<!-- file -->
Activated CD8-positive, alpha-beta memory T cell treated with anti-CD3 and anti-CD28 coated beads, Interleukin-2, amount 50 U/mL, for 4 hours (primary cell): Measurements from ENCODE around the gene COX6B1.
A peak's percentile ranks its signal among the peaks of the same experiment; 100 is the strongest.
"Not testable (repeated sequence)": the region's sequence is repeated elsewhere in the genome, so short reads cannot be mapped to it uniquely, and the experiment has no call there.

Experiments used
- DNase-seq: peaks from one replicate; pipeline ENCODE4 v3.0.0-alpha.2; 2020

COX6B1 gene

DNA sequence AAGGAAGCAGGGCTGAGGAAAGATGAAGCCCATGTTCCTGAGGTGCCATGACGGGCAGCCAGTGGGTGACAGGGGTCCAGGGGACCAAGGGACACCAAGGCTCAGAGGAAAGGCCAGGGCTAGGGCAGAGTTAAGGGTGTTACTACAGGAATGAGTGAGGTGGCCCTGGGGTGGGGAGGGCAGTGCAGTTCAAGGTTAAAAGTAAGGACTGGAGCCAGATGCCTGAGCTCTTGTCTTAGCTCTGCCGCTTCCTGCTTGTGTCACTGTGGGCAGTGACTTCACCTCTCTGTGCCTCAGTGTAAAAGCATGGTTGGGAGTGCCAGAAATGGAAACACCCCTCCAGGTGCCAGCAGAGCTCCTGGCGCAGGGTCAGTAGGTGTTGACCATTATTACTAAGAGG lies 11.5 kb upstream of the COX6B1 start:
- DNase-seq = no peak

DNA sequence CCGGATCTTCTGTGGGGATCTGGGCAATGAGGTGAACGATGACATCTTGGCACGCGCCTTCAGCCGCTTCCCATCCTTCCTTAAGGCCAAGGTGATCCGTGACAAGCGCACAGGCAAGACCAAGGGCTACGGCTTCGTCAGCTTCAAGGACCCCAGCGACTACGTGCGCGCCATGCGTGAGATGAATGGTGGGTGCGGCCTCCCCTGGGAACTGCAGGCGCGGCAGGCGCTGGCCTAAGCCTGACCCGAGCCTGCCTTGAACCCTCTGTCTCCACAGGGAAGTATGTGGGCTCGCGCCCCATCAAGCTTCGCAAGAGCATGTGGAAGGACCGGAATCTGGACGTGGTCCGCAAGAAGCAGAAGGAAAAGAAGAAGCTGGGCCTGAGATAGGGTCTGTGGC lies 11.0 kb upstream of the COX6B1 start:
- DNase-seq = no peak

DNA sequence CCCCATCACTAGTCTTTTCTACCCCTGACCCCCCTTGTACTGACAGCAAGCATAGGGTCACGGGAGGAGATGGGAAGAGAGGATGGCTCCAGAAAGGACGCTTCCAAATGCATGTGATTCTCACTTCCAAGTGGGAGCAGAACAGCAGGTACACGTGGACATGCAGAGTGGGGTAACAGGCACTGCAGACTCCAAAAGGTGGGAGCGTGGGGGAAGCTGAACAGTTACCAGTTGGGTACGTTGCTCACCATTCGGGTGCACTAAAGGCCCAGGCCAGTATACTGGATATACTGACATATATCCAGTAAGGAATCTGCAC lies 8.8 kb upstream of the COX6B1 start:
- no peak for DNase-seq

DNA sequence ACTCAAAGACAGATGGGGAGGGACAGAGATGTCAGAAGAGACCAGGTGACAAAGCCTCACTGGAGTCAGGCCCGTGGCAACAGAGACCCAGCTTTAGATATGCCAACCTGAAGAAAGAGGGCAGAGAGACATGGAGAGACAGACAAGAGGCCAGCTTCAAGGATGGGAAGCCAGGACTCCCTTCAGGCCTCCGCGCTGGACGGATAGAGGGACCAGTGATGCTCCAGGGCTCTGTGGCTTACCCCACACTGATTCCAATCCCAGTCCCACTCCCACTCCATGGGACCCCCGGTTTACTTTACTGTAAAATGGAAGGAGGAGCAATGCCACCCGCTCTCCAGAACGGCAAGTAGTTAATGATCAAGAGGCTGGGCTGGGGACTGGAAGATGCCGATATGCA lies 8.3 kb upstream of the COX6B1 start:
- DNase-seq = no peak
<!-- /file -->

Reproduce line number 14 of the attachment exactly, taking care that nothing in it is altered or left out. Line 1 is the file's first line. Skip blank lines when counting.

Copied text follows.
- DNase-seq = no peak